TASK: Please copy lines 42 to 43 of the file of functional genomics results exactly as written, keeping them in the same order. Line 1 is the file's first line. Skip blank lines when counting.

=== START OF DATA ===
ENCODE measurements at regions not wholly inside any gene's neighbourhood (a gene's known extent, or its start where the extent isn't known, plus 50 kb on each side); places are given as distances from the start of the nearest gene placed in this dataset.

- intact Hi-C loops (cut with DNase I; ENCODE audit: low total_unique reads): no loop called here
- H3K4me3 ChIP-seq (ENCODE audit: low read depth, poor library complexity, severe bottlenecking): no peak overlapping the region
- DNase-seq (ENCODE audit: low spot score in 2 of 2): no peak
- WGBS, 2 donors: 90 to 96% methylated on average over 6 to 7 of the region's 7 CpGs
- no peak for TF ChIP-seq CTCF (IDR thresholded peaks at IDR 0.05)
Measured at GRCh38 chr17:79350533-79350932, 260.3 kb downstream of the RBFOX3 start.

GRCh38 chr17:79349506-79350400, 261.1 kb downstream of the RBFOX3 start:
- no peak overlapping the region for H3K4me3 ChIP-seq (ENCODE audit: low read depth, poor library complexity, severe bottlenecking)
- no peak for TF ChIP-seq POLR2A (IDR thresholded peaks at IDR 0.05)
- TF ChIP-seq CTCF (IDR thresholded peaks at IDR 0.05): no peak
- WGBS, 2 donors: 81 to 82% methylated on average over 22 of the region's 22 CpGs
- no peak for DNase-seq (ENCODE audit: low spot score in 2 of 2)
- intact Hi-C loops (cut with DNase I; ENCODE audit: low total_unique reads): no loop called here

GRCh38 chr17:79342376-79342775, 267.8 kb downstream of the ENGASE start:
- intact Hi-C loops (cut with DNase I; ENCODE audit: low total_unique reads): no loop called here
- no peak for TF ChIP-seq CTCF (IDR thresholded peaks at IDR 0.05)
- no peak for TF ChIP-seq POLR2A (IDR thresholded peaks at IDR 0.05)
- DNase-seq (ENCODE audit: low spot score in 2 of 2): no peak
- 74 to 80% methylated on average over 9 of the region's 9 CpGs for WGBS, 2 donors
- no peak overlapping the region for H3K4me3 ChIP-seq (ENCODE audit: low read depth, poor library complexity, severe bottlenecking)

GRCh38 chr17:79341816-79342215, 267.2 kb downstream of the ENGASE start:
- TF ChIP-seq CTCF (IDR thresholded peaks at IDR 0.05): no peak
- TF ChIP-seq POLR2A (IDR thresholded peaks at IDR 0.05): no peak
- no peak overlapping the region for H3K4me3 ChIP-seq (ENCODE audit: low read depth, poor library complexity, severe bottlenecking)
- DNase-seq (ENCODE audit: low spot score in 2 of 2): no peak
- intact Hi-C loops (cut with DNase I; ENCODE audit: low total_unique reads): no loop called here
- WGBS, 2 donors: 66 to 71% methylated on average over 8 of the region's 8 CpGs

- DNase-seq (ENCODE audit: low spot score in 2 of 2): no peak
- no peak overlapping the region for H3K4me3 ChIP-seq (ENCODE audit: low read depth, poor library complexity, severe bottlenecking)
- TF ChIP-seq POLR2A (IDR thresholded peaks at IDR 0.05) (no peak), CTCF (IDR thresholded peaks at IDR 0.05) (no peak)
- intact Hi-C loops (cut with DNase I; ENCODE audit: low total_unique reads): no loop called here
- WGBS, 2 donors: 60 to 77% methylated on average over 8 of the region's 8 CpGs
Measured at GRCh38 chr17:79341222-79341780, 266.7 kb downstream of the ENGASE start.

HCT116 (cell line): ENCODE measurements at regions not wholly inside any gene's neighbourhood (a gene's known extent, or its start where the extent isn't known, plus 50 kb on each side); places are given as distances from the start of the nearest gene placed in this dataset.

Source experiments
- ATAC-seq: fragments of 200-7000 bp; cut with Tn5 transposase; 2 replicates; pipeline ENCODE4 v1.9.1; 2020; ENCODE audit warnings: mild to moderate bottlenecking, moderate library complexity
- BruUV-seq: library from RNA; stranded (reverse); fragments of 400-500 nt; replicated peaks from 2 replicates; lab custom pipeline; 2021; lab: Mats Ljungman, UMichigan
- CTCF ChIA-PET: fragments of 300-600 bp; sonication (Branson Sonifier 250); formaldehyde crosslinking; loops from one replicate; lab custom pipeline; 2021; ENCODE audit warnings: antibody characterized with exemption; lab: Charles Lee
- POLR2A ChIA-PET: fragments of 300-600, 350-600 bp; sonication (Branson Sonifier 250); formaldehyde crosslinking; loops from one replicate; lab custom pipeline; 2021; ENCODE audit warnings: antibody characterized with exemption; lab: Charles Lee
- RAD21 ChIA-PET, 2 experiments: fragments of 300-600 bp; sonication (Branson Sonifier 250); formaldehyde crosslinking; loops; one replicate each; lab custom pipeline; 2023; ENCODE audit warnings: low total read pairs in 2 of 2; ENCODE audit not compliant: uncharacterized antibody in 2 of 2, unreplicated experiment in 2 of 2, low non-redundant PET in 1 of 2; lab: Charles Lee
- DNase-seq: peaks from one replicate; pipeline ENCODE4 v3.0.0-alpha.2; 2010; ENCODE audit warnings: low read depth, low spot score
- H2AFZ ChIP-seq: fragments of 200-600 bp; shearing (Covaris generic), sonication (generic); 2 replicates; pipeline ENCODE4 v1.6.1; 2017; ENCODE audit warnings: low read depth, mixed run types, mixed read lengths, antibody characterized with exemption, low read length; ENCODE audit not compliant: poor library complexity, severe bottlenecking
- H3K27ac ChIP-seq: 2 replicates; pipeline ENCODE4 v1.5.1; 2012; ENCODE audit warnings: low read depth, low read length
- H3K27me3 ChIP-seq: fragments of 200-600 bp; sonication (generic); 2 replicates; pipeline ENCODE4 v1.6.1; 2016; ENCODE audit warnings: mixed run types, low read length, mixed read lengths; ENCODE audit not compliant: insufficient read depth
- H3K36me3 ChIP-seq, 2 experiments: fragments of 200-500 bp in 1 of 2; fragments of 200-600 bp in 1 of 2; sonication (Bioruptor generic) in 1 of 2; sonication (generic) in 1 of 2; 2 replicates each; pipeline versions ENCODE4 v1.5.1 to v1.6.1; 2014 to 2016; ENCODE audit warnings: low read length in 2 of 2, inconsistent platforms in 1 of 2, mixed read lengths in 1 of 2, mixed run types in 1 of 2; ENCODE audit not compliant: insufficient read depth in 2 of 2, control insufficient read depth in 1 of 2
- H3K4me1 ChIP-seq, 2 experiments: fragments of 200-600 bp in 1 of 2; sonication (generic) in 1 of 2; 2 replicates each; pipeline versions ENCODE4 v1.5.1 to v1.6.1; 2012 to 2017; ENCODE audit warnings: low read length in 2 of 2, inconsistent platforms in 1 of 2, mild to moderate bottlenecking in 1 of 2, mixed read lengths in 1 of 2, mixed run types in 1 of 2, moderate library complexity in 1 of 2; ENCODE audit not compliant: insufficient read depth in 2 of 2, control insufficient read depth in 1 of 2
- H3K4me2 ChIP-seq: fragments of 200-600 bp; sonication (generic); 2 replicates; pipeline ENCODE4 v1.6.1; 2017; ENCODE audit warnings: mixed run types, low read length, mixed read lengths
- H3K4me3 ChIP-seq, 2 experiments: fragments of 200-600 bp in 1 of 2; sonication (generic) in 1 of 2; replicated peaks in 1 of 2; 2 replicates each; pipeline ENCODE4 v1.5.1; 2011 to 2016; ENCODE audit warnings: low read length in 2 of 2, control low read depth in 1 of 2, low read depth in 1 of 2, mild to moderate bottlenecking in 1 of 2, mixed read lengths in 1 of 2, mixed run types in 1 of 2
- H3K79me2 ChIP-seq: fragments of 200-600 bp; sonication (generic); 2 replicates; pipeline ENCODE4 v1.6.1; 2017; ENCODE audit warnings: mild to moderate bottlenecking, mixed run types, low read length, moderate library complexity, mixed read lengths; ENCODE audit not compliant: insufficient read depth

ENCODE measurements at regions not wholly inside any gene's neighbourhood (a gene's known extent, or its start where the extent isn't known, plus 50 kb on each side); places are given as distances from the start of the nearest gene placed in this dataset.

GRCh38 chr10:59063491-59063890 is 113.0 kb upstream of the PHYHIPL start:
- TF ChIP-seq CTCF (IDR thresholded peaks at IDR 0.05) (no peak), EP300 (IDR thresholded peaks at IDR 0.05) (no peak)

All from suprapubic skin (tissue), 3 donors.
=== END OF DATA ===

- DNase-seq: peaks from one replicate; pipeline ENCODE4 v3.0.0-alpha.2; 2010; ENCODE audit warnings: low read depth, low spot score
- H2AFZ ChIP-seq: fragments of 200-600 bp; shearing (Covaris generic), sonication (generic); 2 replicates; pipeline ENCODE4 v1.6.1; 2017; ENCODE audit warnings: low read depth, mixed run types, mixed read lengths, antibody characterized with exemption, low read length; ENCODE audit not compliant: poor library complexity, severe bottlenecking